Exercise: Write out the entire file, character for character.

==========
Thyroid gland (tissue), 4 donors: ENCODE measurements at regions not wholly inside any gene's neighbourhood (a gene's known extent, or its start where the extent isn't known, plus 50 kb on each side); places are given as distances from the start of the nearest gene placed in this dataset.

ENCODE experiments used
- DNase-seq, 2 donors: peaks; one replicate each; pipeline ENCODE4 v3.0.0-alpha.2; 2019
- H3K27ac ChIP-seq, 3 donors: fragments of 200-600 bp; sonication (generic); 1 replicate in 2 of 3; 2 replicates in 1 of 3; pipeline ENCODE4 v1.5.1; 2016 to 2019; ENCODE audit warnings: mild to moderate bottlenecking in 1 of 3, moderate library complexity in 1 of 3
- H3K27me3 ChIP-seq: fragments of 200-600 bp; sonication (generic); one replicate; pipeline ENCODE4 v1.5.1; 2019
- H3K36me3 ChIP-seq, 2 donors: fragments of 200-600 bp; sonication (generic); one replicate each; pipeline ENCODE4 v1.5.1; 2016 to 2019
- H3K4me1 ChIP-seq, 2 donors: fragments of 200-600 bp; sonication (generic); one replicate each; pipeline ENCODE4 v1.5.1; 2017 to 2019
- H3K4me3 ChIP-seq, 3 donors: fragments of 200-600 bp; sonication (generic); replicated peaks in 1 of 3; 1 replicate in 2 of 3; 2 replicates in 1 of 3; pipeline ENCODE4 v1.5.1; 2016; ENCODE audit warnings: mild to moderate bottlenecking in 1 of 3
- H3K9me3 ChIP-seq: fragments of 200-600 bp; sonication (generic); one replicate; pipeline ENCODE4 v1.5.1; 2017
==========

Thyroid gland (tissue), 4 donors: ENCODE measurements at regions not wholly inside any gene's neighbourhood (a gene's known extent, or its start where the extent isn't known, plus 50 kb on each side); places are given as distances from the start of the nearest gene placed in this dataset.

ENCODE experiments used
- DNase-seq, 2 donors: peaks; one replicate each; pipeline ENCODE4 v3.0.0-alpha.2; 2019
- H3K27ac ChIP-seq, 3 donors: fragments of 200-600 bp; sonication (generic); 1 replicate in 2 of 3; 2 replicates in 1 of 3; pipeline ENCODE4 v1.5.1; 2016 to 2019; ENCODE audit warnings: mild to moderate bottlenecking in 1 of 3, moderate library complexity in 1 of 3
- H3K27me3 ChIP-seq: fragments of 200-600 bp; sonication (generic); one replicate; pipeline ENCODE4 v1.5.1; 2019
- H3K36me3 ChIP-seq, 2 donors: fragments of 200-600 bp; sonication (generic); one replicate each; pipeline ENCODE4 v1.5.1; 2016 to 2019
- H3K4me1 ChIP-seq, 2 donors: fragments of 200-600 bp; sonication (generic); one replicate each; pipeline ENCODE4 v1.5.1; 2017 to 2019
- H3K4me3 ChIP-seq, 3 donors: fragments of 200-600 bp; sonication (generic); replicated peaks in 1 of 3; 1 replicate in 2 of 3; 2 replicates in 1 of 3; pipeline ENCODE4 v1.5.1; 2016; ENCODE audit warnings: mild to moderate bottlenecking in 1 of 3
- H3K9me3 ChIP-seq: fragments of 200-600 bp; sonication (generic); one replicate; pipeline ENCODE4 v1.5.1; 2017